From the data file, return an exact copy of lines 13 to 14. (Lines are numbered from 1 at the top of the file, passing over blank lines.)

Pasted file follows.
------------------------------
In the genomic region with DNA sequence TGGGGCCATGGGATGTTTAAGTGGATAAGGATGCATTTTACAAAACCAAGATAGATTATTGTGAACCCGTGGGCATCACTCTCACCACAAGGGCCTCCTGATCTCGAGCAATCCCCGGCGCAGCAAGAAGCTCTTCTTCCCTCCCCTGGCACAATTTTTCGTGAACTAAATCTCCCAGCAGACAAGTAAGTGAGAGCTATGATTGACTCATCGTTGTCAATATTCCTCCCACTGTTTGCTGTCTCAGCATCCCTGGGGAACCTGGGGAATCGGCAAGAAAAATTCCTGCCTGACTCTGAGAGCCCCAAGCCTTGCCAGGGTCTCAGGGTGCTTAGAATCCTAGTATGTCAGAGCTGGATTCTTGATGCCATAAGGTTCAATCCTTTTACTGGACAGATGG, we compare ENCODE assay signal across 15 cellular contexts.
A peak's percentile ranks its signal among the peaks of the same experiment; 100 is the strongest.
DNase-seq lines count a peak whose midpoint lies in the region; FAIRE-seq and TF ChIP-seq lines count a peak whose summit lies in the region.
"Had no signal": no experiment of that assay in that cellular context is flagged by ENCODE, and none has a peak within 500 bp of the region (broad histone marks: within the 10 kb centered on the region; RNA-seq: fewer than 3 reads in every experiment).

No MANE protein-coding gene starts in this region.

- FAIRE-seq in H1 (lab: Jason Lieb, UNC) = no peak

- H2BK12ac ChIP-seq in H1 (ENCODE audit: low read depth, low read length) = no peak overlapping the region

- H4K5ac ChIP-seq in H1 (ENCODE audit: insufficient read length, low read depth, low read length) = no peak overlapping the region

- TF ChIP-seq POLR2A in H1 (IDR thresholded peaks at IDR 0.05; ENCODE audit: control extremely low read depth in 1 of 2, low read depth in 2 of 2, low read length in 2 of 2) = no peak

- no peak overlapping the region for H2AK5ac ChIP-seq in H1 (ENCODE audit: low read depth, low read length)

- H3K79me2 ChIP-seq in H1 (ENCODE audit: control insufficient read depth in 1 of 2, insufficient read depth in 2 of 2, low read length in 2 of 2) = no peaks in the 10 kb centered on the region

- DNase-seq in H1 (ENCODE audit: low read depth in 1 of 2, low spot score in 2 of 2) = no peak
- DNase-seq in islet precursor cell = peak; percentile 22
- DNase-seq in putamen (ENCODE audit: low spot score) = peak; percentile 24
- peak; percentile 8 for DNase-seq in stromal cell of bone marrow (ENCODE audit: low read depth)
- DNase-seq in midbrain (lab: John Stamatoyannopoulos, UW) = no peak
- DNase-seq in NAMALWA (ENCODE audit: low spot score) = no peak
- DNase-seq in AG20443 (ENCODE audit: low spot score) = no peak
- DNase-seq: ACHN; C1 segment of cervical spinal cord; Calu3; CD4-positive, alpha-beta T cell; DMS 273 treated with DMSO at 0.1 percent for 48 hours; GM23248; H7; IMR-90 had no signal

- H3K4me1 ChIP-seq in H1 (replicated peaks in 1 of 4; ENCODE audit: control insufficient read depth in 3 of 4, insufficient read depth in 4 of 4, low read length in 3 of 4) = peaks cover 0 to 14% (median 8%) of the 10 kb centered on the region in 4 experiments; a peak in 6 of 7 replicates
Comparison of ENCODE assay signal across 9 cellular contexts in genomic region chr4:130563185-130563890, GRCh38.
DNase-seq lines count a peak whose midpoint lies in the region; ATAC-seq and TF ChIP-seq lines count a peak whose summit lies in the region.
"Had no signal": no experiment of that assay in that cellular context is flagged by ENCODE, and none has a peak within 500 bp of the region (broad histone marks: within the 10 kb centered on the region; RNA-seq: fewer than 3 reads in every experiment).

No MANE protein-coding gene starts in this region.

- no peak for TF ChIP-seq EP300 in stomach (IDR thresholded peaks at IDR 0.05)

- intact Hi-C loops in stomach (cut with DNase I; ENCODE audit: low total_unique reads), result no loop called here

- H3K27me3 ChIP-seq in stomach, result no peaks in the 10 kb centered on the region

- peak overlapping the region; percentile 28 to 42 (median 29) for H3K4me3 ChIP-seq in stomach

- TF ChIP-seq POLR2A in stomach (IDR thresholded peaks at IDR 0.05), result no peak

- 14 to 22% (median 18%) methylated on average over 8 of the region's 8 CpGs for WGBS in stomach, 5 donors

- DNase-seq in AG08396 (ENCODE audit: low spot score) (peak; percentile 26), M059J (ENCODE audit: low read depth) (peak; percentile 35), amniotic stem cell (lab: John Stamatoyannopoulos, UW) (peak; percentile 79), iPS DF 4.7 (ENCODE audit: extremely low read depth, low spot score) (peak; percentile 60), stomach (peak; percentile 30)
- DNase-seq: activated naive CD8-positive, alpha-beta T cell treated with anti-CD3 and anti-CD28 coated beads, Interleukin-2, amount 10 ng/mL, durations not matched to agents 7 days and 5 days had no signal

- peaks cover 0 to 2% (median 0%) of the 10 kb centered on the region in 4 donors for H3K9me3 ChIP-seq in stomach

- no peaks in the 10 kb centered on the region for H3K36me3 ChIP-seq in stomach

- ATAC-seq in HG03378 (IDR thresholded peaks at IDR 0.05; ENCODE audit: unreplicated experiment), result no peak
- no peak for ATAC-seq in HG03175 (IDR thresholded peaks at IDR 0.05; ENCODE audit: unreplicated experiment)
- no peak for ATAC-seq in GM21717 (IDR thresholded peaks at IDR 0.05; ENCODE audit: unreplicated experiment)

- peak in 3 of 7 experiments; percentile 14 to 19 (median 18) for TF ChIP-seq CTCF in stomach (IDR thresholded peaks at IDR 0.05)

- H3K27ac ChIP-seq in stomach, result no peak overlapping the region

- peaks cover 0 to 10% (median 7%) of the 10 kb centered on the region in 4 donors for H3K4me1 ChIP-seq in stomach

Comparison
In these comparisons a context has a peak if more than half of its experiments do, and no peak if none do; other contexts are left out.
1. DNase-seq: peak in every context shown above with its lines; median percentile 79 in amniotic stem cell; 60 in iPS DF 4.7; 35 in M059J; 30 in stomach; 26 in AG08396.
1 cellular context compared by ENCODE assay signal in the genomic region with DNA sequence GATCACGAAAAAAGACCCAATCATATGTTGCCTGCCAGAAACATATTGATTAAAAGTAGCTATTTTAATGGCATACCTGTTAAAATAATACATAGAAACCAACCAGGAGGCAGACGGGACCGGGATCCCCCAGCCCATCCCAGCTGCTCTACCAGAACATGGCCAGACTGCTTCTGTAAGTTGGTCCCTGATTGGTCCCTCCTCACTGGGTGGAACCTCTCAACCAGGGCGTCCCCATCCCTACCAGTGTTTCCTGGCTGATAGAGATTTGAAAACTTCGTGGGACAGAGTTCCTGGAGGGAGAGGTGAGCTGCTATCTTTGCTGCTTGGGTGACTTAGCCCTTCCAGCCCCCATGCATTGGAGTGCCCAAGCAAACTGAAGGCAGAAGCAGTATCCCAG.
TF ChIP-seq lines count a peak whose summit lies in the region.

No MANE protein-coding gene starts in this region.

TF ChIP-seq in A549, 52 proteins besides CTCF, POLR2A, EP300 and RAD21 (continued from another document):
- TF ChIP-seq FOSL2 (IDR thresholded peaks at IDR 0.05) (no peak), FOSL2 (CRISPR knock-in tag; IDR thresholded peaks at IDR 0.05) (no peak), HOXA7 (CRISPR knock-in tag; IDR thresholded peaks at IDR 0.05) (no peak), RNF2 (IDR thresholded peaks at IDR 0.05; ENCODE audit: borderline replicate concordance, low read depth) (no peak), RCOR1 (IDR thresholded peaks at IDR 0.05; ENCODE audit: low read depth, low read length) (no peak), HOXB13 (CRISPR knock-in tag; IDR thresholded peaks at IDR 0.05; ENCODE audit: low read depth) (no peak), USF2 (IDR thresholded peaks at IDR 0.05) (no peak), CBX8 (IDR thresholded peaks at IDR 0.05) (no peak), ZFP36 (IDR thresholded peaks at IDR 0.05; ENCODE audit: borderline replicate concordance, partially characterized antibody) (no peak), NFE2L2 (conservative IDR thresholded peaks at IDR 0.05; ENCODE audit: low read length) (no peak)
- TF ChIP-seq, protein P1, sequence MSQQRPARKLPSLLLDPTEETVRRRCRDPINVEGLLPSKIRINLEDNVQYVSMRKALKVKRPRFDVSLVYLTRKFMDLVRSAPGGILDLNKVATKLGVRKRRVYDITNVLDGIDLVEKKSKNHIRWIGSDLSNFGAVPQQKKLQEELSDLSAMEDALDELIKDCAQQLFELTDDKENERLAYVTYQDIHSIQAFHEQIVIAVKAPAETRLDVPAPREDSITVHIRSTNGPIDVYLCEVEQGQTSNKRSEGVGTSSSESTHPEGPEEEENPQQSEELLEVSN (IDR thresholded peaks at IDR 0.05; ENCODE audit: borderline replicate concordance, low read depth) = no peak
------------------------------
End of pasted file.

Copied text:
- DNase-seq in islet precursor cell = peak; percentile 22
- DNase-seq in putamen (ENCODE audit: low spot score) = peak; percentile 24